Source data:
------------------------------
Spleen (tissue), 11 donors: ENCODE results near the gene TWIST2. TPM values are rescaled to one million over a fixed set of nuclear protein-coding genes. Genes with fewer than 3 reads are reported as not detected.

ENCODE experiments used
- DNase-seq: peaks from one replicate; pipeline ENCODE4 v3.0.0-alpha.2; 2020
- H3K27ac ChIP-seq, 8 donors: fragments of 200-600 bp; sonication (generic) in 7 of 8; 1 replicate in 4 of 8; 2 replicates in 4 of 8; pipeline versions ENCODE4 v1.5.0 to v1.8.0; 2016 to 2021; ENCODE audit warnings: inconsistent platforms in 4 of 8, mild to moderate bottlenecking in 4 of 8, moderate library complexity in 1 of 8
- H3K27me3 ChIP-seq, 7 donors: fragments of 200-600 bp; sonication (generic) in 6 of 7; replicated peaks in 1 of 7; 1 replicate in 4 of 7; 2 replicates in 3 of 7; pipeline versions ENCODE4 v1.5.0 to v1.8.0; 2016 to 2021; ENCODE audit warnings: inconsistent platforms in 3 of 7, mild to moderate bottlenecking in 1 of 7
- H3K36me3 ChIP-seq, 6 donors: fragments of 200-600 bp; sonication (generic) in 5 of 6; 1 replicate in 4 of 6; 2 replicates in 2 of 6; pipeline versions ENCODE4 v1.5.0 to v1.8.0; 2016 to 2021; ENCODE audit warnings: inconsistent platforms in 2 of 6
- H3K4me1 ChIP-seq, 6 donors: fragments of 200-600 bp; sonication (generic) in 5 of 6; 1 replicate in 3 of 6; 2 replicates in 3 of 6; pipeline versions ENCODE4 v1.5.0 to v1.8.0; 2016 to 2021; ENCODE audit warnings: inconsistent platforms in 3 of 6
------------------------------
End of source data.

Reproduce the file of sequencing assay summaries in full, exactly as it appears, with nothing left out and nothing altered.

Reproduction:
Spleen (tissue), 11 donors: ENCODE results near the gene TWIST2. TPM values are rescaled to one million over a fixed set of nuclear protein-coding genes. Genes with fewer than 3 reads are reported as not detected.

ENCODE experiments used
- DNase-seq: peaks from one replicate; pipeline ENCODE4 v3.0.0-alpha.2; 2020
- H3K27ac ChIP-seq, 8 donors: fragments of 200-600 bp; sonication (generic) in 7 of 8; 1 replicate in 4 of 8; 2 replicates in 4 of 8; pipeline versions ENCODE4 v1.5.0 to v1.8.0; 2016 to 2021; ENCODE audit warnings: inconsistent platforms in 4 of 8, mild to moderate bottlenecking in 4 of 8, moderate library complexity in 1 of 8
- H3K27me3 ChIP-seq, 7 donors: fragments of 200-600 bp; sonication (generic) in 6 of 7; replicated peaks in 1 of 7; 1 replicate in 4 of 7; 2 replicates in 3 of 7; pipeline versions ENCODE4 v1.5.0 to v1.8.0; 2016 to 2021; ENCODE audit warnings: inconsistent platforms in 3 of 7, mild to moderate bottlenecking in 1 of 7
- H3K36me3 ChIP-seq, 6 donors: fragments of 200-600 bp; sonication (generic) in 5 of 6; 1 replicate in 4 of 6; 2 replicates in 2 of 6; pipeline versions ENCODE4 v1.5.0 to v1.8.0; 2016 to 2021; ENCODE audit warnings: inconsistent platforms in 2 of 6
- H3K4me1 ChIP-seq, 6 donors: fragments of 200-600 bp; sonication (generic) in 5 of 6; 1 replicate in 3 of 6; 2 replicates in 3 of 6; pipeline versions ENCODE4 v1.5.0 to v1.8.0; 2016 to 2021; ENCODE audit warnings: inconsistent platforms in 3 of 6